Q: Can you provide one or two examples of that impact?

A:  Only one or two?! Sure – here is one: A woman Veteran recently came in, unkempt, a bit disheveled.  She was battling health issues, that left her with a distended stomach on her large frame. Her hair was thinning and getting grey. What she said to us was this: “everyone thinks I am a man” when she goes to her Dr’s appointments at the VA, etc.  We got right to work to provide clothing and tips on styling to feminize and flatter her statuesque figure.  A week or two later she came back – beaming in one of her new outfits AND a new haircut and color from a Walmart salon.  “I feel like a woman!” she announced, and you could see how much better she felt. Without a doubt, changing her mental attitude was helping her battle her body’s health issues.  

Q: Who is your inspiration for empowerment and fashion?

A: Susan Kanoff!

 

Eileen Kelly

Q: How did you get started volunteering with Uncommon Threads?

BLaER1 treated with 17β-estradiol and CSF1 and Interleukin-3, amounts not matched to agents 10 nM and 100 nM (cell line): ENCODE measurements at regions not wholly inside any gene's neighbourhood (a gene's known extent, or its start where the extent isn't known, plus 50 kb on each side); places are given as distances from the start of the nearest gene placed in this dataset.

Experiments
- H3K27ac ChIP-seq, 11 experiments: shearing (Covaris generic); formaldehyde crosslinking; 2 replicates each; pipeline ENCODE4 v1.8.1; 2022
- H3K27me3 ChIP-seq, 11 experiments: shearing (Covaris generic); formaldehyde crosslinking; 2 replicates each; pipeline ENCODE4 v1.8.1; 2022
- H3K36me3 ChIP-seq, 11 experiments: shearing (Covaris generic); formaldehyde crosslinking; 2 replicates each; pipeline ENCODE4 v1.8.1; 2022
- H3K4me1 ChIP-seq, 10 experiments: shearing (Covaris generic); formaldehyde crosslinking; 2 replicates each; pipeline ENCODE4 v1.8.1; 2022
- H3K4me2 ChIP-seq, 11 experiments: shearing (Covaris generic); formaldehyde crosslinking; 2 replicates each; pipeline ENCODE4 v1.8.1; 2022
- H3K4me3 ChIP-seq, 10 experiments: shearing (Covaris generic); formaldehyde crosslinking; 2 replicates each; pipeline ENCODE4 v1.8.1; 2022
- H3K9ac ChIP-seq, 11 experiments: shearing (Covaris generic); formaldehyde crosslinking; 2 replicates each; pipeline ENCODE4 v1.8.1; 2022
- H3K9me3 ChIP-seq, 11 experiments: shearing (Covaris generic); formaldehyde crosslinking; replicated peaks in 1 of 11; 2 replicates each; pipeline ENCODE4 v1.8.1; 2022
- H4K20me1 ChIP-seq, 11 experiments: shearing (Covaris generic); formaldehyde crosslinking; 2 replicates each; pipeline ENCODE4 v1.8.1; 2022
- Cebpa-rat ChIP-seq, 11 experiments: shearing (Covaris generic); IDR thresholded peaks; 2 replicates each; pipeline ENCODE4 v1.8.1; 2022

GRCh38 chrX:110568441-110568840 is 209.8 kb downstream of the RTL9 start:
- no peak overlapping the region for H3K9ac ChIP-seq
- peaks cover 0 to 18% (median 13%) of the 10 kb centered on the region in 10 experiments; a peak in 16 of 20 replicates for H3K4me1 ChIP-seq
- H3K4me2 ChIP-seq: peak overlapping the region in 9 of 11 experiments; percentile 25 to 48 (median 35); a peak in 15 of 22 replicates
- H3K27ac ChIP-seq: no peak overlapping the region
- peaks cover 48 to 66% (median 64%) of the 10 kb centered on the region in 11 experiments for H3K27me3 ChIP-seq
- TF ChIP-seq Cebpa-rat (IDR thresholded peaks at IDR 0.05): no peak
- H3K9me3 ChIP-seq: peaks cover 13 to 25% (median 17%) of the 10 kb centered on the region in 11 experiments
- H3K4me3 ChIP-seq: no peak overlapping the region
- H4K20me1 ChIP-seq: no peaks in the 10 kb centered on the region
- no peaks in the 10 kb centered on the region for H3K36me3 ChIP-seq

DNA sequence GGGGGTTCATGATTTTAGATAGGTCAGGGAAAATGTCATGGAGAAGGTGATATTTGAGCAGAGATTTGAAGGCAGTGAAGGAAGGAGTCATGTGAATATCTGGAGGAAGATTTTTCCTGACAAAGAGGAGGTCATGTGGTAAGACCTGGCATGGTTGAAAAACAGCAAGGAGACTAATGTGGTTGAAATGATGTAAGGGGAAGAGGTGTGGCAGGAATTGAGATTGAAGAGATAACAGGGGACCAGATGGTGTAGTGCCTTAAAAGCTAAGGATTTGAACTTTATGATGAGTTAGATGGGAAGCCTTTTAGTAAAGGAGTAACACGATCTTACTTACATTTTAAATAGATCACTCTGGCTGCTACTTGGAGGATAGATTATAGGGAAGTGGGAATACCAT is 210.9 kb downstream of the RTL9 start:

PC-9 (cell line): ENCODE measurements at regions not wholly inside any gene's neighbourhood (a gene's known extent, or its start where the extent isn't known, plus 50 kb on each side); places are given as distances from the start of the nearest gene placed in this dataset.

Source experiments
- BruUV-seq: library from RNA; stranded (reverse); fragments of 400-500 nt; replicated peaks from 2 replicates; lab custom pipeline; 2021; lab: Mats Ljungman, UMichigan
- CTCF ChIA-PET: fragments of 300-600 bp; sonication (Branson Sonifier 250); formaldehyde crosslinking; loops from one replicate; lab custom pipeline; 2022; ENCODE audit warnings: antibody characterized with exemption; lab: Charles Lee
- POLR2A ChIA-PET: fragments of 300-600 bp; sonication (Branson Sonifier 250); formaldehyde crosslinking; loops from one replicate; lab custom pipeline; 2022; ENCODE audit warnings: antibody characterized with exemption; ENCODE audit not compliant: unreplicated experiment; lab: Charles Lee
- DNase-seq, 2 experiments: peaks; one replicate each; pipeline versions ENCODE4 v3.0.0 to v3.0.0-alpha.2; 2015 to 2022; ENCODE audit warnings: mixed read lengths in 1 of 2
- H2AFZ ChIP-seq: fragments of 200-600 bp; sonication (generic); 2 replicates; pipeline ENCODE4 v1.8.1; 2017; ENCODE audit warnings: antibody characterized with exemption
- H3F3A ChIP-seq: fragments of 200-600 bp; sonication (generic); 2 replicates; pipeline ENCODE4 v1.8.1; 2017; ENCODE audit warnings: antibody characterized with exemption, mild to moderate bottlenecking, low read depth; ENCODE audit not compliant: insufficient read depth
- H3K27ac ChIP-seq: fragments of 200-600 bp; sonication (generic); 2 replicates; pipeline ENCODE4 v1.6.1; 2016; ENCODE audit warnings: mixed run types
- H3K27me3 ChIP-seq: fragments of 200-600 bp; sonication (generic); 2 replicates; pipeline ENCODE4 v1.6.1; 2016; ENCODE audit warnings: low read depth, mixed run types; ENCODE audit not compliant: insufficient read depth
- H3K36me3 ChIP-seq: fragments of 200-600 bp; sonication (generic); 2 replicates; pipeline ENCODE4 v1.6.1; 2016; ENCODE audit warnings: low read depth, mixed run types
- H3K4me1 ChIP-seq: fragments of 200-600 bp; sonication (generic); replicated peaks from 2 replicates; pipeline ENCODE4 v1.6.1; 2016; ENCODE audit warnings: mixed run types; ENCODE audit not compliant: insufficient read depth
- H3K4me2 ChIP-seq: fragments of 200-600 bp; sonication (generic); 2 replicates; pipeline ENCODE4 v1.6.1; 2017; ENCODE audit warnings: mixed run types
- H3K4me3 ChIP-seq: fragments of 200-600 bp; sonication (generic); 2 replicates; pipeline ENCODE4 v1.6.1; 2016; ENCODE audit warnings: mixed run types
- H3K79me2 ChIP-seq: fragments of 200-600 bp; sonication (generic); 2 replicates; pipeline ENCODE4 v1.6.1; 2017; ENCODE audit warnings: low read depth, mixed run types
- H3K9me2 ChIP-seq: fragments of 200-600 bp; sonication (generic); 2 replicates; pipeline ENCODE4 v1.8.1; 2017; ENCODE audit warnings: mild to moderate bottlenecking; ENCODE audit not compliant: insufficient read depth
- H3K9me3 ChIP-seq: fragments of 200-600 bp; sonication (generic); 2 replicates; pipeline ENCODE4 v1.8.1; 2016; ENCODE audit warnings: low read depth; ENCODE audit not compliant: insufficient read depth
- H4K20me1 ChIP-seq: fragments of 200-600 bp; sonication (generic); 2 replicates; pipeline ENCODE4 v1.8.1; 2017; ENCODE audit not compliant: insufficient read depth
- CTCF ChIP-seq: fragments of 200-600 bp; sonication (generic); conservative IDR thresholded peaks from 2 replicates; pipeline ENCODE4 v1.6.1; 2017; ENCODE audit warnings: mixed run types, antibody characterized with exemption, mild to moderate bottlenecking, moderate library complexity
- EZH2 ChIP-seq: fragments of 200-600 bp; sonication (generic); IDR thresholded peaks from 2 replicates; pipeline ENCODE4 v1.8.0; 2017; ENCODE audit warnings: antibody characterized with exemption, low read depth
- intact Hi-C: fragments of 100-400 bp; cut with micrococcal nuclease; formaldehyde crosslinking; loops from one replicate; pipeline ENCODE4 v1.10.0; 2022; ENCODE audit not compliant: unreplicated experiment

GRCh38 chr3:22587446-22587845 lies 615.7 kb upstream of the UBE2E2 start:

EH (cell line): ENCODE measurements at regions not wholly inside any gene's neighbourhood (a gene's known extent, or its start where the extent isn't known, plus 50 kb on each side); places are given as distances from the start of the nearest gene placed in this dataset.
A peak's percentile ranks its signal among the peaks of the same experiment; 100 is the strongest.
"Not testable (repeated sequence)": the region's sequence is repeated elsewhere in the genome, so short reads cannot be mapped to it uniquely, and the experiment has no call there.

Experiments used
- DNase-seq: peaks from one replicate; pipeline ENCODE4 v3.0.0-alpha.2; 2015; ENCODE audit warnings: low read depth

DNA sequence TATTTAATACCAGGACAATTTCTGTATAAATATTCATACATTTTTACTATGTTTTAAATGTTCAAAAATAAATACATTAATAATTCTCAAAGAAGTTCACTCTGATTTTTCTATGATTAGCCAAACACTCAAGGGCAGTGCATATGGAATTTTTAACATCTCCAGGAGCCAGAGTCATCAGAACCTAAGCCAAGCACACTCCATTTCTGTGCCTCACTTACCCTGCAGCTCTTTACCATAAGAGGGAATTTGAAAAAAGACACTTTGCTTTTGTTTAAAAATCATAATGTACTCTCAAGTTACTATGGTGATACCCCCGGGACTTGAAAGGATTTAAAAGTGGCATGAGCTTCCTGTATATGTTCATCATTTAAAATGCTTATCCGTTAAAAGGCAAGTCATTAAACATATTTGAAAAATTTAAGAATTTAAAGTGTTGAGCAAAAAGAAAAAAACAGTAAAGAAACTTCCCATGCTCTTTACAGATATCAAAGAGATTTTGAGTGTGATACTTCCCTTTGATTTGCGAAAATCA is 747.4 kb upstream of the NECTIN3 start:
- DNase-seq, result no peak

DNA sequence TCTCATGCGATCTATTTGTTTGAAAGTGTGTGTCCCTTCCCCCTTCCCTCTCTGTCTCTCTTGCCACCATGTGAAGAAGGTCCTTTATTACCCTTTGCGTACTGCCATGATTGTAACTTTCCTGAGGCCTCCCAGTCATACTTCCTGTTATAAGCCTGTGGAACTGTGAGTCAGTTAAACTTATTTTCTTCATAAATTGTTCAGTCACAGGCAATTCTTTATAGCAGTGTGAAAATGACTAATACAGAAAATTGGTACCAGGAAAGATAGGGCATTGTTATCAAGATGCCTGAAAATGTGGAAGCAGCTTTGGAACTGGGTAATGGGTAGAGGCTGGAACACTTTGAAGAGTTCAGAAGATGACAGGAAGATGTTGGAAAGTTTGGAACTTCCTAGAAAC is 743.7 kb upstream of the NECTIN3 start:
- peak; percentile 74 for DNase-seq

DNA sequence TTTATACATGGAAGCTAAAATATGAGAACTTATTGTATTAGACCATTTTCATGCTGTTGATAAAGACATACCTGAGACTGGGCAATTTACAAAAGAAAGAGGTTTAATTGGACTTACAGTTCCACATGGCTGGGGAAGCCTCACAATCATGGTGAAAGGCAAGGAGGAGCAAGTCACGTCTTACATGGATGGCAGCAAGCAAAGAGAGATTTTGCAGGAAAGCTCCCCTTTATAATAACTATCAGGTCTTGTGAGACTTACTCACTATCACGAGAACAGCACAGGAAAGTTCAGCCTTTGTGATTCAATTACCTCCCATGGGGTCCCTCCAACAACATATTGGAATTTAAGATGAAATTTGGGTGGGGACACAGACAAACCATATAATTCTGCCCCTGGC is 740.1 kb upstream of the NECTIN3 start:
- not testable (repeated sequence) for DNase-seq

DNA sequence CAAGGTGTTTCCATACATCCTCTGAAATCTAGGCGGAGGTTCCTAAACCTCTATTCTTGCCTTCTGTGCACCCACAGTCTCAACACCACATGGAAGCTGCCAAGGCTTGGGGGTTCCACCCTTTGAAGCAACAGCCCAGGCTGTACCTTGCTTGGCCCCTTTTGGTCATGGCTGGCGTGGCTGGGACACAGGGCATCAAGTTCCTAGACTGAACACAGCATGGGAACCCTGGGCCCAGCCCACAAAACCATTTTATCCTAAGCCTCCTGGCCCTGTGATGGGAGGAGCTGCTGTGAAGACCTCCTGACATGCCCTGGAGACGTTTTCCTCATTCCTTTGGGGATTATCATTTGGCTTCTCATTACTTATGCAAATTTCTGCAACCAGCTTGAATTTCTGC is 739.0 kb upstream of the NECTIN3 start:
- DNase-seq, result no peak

A: I first learned about Uncommon Threads via social media actually, finding a watch I knew my son would love being sold by Susan [founder] as a fundraiser for Uncommon Threads. I won the auction, and met Susan when I picked up the watch.  She told me about her new organization.  I followed up with donating clothes, and asked about volunteer opportunities, as I was looking for more meaningful work now that my boys were off to college. Before you knew it, I was “hired!”

Q: How many clients have you styled?

A:  I’ve been styling almost every Friday afternoon since last August.  So I’d estimate over 30 clients at least.

Q: What life experiences have prepared you for this role?

A:  I grew up in Ireland, and moved here when I was 26.  I was pretty determined not to lose my sense of style, and continue to dress “up” as opposed to dress down as I think Americans can do.  This was especially important as the only female engineer in my workplace!  It was important to me to distinguish myself with my male peers – not to be looked upon as their administrative assistant.  I had to create my own style in the workplace. And what I choose to wear made a difference to me. To my self-esteem. I get it.

Q: Has the experience been what you expected?